The pathologist had found a little bit of cancer both in the uterus and in 3 of the removed 51 lymph nodes. That meant that I would have to go through radiation therapy and chemotherapy. I knew beforehand that this was an option but the doctor had been optimistic – she had hoped that the surgery would have been enough.
Oh well, I thought. This was going to be a “proper” cancer experience then! All this might sound lighthearted, but I was trying to stay as positive as possible while I was also scared. At this point I also found out that my cervical cancer was classified adenocarsinoma, stage IB1, grade 1 (read more about stages of cervical cancer on National Cancer Institute site).
My radiation and chemotherapy treatment started after Christmas on 29 December 2014 and they lasted for 6 weeks. During that time, I had:
- Radiotherapy on each weekday for six weeks, a total of 28 times
- 6 sessions of chemotherapy, on every Tuesday for six weeks (a chemotherapy drug called cisplatin)
- Blood tests on every Monday for six weeks
At first I had thought that I’d be able to go to work during the treatment but the doctor was able to convince me to stay at home. I am so glad I listened to her. The drug for chemotherapy, cisplatin, was nasty. I felt so unwell each Tuesday night and the feeling lasted almost all week – I only started to feel better just as it was time for another dose. I was taking three different drugs for nausea but I still felt nauseous. And very very tired.
Other than that those two months went by quickly. I got into a new routine of going to the cancer clinic every day. Meeting the same nice people working there. Talking with the other patients about their experiences with cancer. It sounds strange but I felt a little empty when those visits ended after 6 weeks.
I stayed another week or two at home after this and then returned to work hoping that everything was finally OK.
Complications after cancer
It wasn’t exactly OK. The first day I went to work, I didn’t feel very well and I ended up going to the doctor and to the hospital the same night. I had fever and very high C-reactive protein. I stayed in the hospital for 10 days as the doctors weren’t sure what was wrong with me. They tried different antibiotics but they didn’t work in the beginning. Eventually they found out that I have a seroma (or a lymphatic cyst, we don’t really know what it was but it was a complication from hysterectomy) in my pelvis and there was an infection in that seroma. They found the right antibiotics and I was able to continue taking the antibiotics at home.
This happened again after several weeks and I was back at hospital. Another infection at the seroma, another 10 days at the hospital. My blood results were a mess too and I had anemia after the chemotherapy.
Meanwhile, between these two hospital visits I had another problem with the same seroma. My left leg was swollen and I had four visits to the X-ray for ultrasound. On the fourth visit they found what they were looking for: a deep vein thrombosis in my left thigh. It turned out that the seroma was located so that it pressed on the vein that goes to my left leg and this caused the swelling and blood clot.
I’ve now been injecting blood thinners and wearing compression socks for the past 6 months and I can stop the injections in a couple of days. Finally!
Current situation with complications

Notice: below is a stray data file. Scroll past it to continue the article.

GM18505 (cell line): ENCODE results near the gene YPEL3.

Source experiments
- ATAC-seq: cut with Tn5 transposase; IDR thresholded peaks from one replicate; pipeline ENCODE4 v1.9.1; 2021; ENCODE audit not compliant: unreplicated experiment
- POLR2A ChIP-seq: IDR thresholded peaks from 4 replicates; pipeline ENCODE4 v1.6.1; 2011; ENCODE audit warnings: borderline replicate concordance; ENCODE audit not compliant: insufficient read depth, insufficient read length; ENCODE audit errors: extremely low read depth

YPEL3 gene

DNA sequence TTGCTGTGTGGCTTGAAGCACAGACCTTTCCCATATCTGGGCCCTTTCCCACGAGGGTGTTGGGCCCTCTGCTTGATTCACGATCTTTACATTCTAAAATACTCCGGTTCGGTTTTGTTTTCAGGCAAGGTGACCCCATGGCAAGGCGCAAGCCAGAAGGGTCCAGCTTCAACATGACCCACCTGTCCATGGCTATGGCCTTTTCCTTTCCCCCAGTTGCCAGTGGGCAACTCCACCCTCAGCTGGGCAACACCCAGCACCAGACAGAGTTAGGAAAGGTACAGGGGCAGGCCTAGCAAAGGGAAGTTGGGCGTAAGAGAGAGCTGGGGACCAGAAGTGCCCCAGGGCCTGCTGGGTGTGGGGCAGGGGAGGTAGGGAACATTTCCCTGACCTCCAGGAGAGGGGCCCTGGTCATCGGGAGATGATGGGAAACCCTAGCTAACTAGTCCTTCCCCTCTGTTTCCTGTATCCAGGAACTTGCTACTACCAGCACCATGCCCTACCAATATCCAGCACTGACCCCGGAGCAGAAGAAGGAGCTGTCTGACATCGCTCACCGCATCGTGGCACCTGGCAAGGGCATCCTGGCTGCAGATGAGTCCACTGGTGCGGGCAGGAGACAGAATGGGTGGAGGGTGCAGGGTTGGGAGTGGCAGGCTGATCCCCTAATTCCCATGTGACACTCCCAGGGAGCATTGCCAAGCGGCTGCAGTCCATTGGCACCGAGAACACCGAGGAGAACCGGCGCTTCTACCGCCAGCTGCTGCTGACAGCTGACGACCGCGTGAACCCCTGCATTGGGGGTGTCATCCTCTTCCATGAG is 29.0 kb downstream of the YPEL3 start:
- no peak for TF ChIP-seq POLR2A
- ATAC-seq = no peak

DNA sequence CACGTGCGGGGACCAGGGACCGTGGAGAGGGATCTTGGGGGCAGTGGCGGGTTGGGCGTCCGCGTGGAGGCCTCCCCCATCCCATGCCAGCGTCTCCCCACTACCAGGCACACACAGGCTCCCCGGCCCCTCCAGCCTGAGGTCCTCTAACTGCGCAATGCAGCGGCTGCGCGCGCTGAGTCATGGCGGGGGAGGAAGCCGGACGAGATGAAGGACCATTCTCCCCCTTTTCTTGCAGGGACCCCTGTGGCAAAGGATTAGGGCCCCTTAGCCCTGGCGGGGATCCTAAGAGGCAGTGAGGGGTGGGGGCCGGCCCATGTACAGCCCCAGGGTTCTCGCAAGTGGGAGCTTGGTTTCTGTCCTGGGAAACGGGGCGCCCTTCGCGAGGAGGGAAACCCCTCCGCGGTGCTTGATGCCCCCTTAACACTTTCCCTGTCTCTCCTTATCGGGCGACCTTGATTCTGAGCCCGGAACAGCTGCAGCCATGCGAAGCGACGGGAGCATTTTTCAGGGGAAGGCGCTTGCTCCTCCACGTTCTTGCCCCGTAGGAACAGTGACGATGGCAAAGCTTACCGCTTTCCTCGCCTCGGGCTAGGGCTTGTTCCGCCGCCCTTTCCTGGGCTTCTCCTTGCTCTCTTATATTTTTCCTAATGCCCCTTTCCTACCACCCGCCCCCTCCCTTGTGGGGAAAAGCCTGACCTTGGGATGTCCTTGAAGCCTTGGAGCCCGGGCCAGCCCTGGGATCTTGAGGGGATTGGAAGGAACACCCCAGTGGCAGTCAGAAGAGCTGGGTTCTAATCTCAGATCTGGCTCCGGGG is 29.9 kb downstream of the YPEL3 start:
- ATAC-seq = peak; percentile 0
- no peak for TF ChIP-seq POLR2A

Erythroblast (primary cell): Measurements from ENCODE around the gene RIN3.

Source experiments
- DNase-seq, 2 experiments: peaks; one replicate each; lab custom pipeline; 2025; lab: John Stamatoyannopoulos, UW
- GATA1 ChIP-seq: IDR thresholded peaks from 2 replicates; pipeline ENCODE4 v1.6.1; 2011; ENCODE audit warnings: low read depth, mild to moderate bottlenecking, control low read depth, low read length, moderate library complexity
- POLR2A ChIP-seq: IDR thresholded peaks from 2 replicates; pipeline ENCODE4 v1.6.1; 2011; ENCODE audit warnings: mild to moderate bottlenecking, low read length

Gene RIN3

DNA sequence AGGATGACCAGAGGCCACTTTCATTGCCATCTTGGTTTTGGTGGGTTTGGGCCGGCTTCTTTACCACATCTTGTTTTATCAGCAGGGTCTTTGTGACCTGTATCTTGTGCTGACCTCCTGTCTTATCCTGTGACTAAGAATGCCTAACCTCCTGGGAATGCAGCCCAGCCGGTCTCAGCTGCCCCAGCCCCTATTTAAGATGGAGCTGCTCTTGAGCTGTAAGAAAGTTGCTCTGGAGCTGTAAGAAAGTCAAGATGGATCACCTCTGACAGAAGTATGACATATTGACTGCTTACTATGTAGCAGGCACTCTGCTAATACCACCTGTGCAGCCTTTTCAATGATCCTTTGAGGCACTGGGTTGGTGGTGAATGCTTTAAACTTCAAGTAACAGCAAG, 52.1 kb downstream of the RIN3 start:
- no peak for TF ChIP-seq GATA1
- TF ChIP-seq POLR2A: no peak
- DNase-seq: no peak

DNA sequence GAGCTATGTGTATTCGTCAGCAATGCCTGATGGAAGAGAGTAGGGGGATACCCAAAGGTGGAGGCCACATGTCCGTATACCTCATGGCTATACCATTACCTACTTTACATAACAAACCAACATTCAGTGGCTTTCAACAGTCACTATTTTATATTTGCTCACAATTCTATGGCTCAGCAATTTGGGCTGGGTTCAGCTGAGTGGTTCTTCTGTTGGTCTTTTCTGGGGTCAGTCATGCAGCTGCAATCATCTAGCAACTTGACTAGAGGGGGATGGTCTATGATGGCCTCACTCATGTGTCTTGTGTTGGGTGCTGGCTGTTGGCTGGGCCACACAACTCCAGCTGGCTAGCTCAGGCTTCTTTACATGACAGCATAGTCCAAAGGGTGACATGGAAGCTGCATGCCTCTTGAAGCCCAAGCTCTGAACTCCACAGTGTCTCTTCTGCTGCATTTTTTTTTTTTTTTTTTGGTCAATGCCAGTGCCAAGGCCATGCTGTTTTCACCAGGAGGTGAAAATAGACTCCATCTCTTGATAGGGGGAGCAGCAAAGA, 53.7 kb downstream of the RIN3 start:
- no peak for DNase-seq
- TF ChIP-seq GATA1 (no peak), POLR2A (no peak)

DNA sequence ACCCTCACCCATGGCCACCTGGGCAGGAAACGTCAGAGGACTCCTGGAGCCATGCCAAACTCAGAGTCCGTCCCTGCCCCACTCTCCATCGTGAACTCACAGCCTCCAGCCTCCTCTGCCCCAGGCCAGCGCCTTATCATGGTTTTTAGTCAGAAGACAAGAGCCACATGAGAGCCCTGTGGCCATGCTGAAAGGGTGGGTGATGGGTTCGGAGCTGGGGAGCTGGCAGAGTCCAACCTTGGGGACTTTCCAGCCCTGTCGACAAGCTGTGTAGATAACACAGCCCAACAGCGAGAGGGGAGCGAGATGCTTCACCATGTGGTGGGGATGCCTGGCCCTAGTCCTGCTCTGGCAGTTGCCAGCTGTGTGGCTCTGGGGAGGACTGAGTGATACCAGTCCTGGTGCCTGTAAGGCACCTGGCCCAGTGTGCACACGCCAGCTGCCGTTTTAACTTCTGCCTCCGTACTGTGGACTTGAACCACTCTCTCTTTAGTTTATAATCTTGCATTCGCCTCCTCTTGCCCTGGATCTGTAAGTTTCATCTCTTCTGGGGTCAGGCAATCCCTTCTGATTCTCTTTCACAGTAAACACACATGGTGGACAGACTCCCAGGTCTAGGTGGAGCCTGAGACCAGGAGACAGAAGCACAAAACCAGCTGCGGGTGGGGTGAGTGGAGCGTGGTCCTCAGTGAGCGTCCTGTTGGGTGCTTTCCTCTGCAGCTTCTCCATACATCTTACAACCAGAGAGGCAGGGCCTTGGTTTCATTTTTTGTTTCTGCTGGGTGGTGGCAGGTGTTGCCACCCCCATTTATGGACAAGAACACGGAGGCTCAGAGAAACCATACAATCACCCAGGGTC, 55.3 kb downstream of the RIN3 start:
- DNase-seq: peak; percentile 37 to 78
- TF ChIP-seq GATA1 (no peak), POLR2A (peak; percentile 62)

I just had another ultrasound examination which showed that the seroma is gone! I can’t believe it after all this trouble that it caused, it’s finally gone.
My leg is now less swollen and I also had some swelling in my lower abdomen, which has pretty much disappeared thanks to manual lymphatic drainage massage that I’ve had for 10 sessions so far.
My blood test results are back to normal.
This year has been quite emotional.
The thing with cancer is that your feelings will be go up and down like a roller coaster. One day you’ll feel like everything is OK, while on another day you’ll be crying your eyes out. It’s difficult to explain but I’m sure people that have been through this can relate.
Another thing is that at least in my case I felt quite healthy – but then at the same time there’s cancer inside that could potentially kill me. If feels strange.
And I’ve got people around me to worry about. Sometimes I’ve felt that the fact that I have a cancer has been mentally easier for me than to my loved ones. That’s because I know what’s happening, I’ve got a feeling of some kind of control and I know how I feel. My family: boyfriend, mum, dad and brother must have felt like they don’t really know how to help, what to do. I know for sure that had this happened to my mum I would have been much more worried about the whole thing than I was now that it happened to me.
When I was going through radio and chemotherapy I was just counting the days, thinking that once I’m done with the treatment, I’ll be fine. When I was finally done, I wasn’t feeling fine. After the last radiotherapy session the nurse asked how I planned to celebrate. “By sleeping” was my reply. I didn’t feel like celebrating, I didn’t feel happy, I was just tired and empty and I felt like I’ll never be the same person that I was before. I remember thinking that everything has changed. I don’t really remember why I felt that way, I just remember repeating to myself that nothing will ever be the same.
I don’t know why I got cervical cancer, there’s no answer for that. When it comes to cervical cancer we all know that it’s usually caused by Human papillomavirus, which most women get at some point during their lifetime. Our immune system should be able to fight the abnormal cells from turning into cancer, but for some reason my immune system was weaker.
If you are diagnosed with cancer – just know that it isn’t the end of the world. Many cancers can be treated very well today. For me, it’s been just a year after the diagnosis so I don’t know about the future. Right now, I’m healthy and I think that’s something I take away from this experience: will and determination to be healthier in the future.
I’m not running marathons or doing other dramatic changes that some cancer survivors do – at least not yet :), but I am making changes that will hopefully help me fight the cancer from recurring. I’ve just finished Whole30 (my results) and I’m planning to start exercising more: Small changes that will hopefully have a big impact in the long run.
The only advise I can really give when it comes to cervical cancer is that everyone should go to the pap test screening regularly. It’s not fun but it can save your life. And if the doctor says that everything is OK but you still feel that something’s wrong, always get a second opinion.
Right now I’m quite happy. When it comes to cancer, I’m very happy. I can live with my slightly swollen leg, it’s no big deal. If that’s the only reminder (along with the small scars on my stomach) I’ll have from cancer, that’s perfectly fine.
And I feel like me again.
Have you or has your loved one had cancer? How have you coped with it?